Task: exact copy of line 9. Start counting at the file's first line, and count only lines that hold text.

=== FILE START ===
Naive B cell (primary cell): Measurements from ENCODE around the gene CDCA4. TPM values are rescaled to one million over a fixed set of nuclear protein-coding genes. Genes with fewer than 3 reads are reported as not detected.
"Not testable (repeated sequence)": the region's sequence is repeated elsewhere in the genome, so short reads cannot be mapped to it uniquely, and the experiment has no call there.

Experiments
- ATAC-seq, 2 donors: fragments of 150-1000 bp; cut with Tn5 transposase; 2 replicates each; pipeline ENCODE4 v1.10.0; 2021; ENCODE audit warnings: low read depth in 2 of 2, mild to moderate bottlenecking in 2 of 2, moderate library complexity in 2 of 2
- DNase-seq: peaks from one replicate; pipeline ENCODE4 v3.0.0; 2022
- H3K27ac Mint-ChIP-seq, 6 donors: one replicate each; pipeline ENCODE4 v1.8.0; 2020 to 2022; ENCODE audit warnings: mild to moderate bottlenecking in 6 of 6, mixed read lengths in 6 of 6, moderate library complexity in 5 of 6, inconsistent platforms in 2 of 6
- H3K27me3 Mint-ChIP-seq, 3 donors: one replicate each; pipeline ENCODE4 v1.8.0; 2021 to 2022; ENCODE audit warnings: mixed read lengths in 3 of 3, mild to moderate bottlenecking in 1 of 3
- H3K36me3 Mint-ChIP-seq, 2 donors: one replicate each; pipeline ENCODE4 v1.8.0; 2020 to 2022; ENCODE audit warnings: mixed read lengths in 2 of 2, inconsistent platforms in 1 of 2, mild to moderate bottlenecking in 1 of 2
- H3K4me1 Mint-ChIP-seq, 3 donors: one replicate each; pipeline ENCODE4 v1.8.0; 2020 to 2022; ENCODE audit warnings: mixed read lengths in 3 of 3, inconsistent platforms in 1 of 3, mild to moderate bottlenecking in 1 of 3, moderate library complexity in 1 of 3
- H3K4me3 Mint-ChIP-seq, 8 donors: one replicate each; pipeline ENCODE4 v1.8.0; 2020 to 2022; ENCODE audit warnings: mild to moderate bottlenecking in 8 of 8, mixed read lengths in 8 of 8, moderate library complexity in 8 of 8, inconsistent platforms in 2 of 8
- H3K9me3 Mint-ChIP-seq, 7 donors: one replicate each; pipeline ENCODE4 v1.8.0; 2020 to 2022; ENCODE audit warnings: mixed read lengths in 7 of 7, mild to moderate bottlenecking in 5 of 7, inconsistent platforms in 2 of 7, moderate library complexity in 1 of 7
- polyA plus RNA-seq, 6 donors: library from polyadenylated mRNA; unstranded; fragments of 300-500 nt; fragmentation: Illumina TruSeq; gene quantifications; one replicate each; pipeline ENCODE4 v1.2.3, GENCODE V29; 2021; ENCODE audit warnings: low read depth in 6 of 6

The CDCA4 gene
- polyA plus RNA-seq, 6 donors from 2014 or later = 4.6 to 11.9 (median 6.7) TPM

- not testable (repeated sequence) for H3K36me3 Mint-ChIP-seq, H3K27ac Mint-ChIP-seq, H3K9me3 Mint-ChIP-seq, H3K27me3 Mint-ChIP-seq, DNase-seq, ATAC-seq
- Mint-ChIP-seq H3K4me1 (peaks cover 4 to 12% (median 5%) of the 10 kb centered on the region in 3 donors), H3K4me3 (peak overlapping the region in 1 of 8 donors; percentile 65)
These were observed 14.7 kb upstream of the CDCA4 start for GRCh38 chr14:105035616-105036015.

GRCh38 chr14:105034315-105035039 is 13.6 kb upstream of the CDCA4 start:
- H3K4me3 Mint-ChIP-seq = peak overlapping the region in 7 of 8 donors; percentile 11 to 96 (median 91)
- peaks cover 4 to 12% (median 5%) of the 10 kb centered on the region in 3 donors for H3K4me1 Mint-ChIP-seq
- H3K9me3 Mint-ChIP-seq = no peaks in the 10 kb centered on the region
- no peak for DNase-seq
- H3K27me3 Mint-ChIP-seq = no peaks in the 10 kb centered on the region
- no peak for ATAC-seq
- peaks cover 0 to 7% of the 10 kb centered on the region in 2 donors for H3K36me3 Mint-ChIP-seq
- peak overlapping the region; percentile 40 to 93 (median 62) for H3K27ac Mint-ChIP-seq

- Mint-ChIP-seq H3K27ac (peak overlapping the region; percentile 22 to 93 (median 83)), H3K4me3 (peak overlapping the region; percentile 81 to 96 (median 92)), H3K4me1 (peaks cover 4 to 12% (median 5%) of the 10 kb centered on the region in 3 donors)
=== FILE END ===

- H3K4me1 Mint-ChIP-seq, 3 donors: one replicate each; pipeline ENCODE4 v1.8.0; 2020 to 2022; ENCODE audit warnings: mixed read lengths in 3 of 3, inconsistent platforms in 1 of 3, mild to moderate bottlenecking in 1 of 3, moderate library complexity in 1 of 3